Gene Thomas can tell you the precise date and time his team ‘flipped the switch,’ going from three EHR systems to one. It was a big move, one that Thomas believes has placed the organization on the right track. But it’s also a move that required a great deal of planning and discipline, and came with challenges no one could anticipate. In this interview, he shares some of the lessons learned in leading a big-bang implementation, what it will take to go from stabilization mode to optimization mode, and the many hats CIOs must wear. Thomas also talks about the his team’s big plans for analytics (and what they’re doing to set the stage), his thoughts on patient engagement, and how he has benefited from his previous career experience.
- The evolving CIO role
- “Analytics is not the answer; it’s a large part of the answer.”
- Data-driven decision making
- Selling the board on analytics — “It’s important to build consensus.”
- The CIO’s many hats
- Portal adoption is “fundamental and pivotal in terms of population management.”
- Learning from Google, Apple & Walmart
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You don’t really want to do this, in my opinion, without analytics, because it’s not really effective — it’s a kind of a shotgun as opposed to a rifle.
In our selection process for analytics, we reached out and asked various procedural areas to come up with scenarios — what would you like to see that you’re not getting today, or what do you want to make sure you’re going to get if we moved to a new system?
When you build consensus, be careful — if you build it, they will come. They’re hungry right now and they’re coming in and saying, ‘can’t you please give me this data?’
A patient’s a consumer too, the last time I checked. We know a lot of how those patients react, their behaviors, etc., and that’s what marketing is — addressing the behaviors and the desires and the wants and the needs of a consumer.
Gamble: Looking at analytics and first getting the data to where you want it, what would you say are some of the biggest goals you’re looking at as far as being able to leverage that data to improve care and improve the patient experience?
Thomas: That’s a good question and I guess I would ask you, how much time do we have?
Gamble: Right, it’s not a quick question.
Thomas: It’s an important one. You’re right, it’s not a quick one, but it is important. I’ll preface it by saying that the role of the CIO is important, and while it’s about the bits and the bytes, and it’s important that people like me have people in place that understand that, in my opinion — and it doesn’t mean others agree — the CIO’s role is different than it was a decade ago. I picture my job as to put the infrastructure in place to have a stable environment, to provide care, but to make sure the right information is at the right provider at the right time and the right venue of care. But I need to make sure we’ve got the data so people can look at outcomes, medication use, and utilization and say, how do we take patients that we can predict are at risk and do earlier interventions? How do we change from a hospital that takes care of sick people to a system that prevents illness? Population management — how do we get people in plans of care that allow us to have dialogues, whether it’s lifestyle or different interventions, before it becomes an acute high-cost event?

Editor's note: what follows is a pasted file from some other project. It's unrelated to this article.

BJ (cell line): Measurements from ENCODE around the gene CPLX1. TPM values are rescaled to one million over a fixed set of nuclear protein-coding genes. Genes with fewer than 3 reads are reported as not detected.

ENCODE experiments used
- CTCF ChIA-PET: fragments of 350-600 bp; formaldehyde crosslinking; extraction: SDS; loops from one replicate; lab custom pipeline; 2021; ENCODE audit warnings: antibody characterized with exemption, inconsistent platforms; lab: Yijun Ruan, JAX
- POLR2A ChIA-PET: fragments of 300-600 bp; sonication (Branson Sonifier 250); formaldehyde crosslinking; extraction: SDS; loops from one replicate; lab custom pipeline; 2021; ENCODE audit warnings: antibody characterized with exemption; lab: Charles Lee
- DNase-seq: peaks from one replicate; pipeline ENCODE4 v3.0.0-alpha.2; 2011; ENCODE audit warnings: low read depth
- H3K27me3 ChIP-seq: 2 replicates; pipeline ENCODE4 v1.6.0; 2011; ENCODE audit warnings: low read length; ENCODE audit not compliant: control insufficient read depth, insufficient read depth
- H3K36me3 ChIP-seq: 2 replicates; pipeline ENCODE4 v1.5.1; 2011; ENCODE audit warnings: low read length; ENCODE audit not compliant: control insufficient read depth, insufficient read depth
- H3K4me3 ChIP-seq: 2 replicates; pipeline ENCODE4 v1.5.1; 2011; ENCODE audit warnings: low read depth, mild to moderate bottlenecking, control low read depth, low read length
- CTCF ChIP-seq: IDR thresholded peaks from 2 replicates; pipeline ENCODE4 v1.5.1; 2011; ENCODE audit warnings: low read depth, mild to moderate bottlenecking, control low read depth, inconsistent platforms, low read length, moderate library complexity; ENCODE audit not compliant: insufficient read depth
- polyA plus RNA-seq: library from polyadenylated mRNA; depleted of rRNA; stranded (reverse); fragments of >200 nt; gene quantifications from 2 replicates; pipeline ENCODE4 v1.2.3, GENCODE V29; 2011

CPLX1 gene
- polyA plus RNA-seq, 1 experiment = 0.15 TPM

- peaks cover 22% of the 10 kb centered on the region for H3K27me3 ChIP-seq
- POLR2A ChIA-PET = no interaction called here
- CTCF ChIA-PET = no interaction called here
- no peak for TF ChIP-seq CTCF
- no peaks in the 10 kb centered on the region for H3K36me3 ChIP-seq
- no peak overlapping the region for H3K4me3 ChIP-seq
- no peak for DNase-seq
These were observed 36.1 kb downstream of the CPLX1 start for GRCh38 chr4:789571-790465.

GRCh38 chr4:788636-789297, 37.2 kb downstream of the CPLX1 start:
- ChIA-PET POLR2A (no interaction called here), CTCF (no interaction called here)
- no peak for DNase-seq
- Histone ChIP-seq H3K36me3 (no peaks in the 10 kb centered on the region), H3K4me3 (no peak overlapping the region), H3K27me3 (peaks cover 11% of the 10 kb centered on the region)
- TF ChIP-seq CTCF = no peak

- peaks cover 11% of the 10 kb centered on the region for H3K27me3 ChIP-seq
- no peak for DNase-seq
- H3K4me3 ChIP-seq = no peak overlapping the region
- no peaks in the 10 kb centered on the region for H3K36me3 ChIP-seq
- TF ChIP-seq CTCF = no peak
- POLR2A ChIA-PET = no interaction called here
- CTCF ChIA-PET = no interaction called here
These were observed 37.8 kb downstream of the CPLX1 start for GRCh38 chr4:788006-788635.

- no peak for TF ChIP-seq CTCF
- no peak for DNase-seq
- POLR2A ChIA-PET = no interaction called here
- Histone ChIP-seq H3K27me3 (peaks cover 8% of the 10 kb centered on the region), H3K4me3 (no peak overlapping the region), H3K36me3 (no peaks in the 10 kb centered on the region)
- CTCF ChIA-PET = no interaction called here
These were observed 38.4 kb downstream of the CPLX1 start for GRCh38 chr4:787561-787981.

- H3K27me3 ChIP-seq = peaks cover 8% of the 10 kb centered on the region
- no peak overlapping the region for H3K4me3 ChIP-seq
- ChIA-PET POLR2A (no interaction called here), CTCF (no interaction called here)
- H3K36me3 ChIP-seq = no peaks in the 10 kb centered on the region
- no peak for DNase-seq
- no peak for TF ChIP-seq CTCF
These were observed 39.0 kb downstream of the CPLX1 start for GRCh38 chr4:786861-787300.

Analytics is not the answer; it’s a large part of the answer. Our ED has 85,000 visits a year, there’s a good percentage of those ED visits that are either primary care or the unmanaged manageable condition. You don’t really want to do this, in my opinion, without analytics, because it’s not really effective — it’s a kind of a shotgun as opposed to a rifle. But with analytics, you may be able to rifle shot and say, who are the people that are coming in with these unmanaged manageable conditions and what could we do to prevent that? And again, I’ll go back to the fact that we’ve got a footprint.
So if we know a lot about that patient and we could find the patients that have a high likelihood of coming into the ED with an unmanaged manageable condition, we can do something hopefully prior to the high cost event that’s first and foremost best for patient. It’s good for our community as a community hospital because it provides us not only access efficiency, but also financial efficiency. And I’ll tell you, I think it’s good for you and me and anybody else that might hear this that we as taxpayers, in large part — and the government’s the largest payer — pay the burden for those high-cost ER visits, when in fact, if people were managed differently it just wouldn’t cost the taxpayers as much. And so analytics in my mind is critically important. I would not have recommended that we pick a vendor as robust as Cerner if we weren’t going to do analytics at the same time.